What I wish I would have known when I started my journey from abusive relationship — #TakeActionPodcast with Kati Abi Khaled
I left an unsafe relationship almost 3 years ago. The years before that moment were difficult and traumatic. However, what happened afterwards, is equally important. It deserves to be talked about.
Since then, I have been caught up in the web of social organizations and their processes. Also, the legal processes have taken years to complete. It has been extremely challenging and intimidating.
It is normal that social workers and organizations do not believe in domestic abuse victims. This may come as a surprise.
Instead, victims are being questioned. They are not being taken seriously. Their experiences are ignored. This has happened to me repeatedly. Instead of receiving support and protection, this has caused more traumatic experiences. Unfortunately, this is very common and not accidental.
Consequently, I totally lost my trust in the social workers. They were supposed to help me but instead made my struggle worse. I am very suspicious nowadays. My experience has shown that they are not to be trusted. All the other victims of domestic abuse, who I have met, have confirmed the same.
This gives a horrible feeling of being totally alone. Being surrounded by people who do not have your best interest in mind. Dealing with social organizations has been an extremely scary experience. The trauma it has caused is totally comparable with the trauma of abuse itself.
During my journey, there was a very weak report made by the child protection services. For example, the evidence was ignored. The investigators did not contact the people they were supposed to interview and so on. There were so many that the whole investigation became pretty much useless. Despite the shortcomings, the report was used in the legal process. The child protection services put the children’s long-term safety at risk.
I did file a complaint; however, the damage was already done. Due to the faulty report, the children are still not protected sufficiently. The incompetency of the child protection services was a huge shock for me.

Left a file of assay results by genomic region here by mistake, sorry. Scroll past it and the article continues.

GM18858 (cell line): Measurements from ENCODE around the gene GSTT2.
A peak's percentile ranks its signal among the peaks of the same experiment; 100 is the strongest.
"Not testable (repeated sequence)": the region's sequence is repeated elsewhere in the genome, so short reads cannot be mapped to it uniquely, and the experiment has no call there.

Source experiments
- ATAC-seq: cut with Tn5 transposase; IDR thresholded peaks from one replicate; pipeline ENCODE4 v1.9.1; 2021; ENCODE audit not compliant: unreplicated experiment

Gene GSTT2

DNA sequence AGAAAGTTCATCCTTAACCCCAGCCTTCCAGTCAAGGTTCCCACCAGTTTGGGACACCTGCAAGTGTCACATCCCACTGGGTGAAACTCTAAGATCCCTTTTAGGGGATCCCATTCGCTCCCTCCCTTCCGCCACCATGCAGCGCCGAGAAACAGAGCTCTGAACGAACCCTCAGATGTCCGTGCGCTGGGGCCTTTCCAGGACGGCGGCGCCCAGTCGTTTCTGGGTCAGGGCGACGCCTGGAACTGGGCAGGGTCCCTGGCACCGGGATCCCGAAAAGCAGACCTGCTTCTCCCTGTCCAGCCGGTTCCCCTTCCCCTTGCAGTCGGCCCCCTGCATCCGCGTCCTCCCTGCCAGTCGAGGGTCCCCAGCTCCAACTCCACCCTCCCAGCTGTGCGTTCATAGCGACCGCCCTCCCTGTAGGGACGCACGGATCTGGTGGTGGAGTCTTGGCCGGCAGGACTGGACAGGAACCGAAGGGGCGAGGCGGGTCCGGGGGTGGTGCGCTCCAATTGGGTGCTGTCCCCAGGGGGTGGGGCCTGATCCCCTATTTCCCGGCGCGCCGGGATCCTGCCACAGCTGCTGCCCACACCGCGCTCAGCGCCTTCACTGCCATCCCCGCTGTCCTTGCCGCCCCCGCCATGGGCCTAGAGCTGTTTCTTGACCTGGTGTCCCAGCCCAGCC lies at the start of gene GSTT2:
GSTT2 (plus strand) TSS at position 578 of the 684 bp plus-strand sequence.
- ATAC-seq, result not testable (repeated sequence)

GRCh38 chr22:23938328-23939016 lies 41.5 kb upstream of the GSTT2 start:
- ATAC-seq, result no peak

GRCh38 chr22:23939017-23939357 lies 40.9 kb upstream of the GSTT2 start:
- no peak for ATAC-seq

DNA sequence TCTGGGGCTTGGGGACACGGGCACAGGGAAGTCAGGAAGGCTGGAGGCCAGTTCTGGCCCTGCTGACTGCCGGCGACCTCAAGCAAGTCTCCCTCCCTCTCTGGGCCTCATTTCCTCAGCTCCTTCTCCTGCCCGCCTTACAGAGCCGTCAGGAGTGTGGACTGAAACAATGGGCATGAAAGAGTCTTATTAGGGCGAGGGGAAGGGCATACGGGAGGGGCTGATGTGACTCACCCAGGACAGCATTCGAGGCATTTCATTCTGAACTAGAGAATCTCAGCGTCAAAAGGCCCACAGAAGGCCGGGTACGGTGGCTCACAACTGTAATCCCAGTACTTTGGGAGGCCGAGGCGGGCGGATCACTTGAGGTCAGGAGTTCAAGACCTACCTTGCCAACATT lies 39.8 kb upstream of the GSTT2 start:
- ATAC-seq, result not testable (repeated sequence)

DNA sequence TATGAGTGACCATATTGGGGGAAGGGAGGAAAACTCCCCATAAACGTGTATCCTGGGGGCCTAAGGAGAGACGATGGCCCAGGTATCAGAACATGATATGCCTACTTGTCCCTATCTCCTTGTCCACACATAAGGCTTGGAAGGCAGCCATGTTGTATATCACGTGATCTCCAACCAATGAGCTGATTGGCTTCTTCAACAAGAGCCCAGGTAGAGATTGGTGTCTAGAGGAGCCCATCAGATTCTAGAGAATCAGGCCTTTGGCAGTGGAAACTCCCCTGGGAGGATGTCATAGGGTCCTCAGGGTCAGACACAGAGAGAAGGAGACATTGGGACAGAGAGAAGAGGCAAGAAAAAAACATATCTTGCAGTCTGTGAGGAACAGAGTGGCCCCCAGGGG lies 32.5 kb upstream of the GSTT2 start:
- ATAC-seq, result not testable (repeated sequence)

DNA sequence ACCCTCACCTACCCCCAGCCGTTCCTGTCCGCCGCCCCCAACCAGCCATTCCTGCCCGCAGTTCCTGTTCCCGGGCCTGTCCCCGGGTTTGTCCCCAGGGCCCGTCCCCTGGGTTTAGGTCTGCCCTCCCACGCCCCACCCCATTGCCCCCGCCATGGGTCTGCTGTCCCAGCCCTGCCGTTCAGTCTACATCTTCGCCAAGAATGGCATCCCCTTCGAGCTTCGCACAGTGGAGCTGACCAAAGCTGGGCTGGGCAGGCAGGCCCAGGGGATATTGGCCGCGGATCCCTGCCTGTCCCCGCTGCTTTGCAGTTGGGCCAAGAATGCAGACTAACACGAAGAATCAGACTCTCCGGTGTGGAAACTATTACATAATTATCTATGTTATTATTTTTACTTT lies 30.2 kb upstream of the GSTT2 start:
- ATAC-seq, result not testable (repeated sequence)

There should always be a way to file a complaint about the lack of support and mistakes. There is always an official process for complaints in every organization. However, this information is not shared with the victims. The problem is a lack of transparency, trust, and professionalism. It creates a long shadow on social organizations.
Of course, I have also met a few very strong and skilled professionals during my journey. They have made a big difference. I will always remember those people. I wish all the people who work with domestic abuse victims would be like that.
The victims should be aware of their legal rights and responsibilities. Or for example, what are the things you do not need to agree with per law? What are the things you should agree with per law?
For example, many expats think they can just take their children and go back to their country of origin. Unfortunately, that kind of an act can lead to horrible consequences where the victim of domestic abuse will be sued for kidnapping the children.
It is also very important to teach the victims how to remain safe. Practical information should be shared as a standard.
For example, what no-contact means, when it is helpful and when it is not helpful. How to prepare for a quick exit from a dangerous situation? What to do if you are being followed? What can the victim do to avoid physical stalking or cyberstalking?
It is important to share information about cyberstalking and digital violence. What it is and how to prevent it?
There are many cases when the abuser has used spyware and managed to hack into the victim’s private bank accounts or social media accounts. But there are also ways to prevent this. It is important that this kind of support is made available to the victims.
Victims should be educated as soon as possible about collecting hard evidence.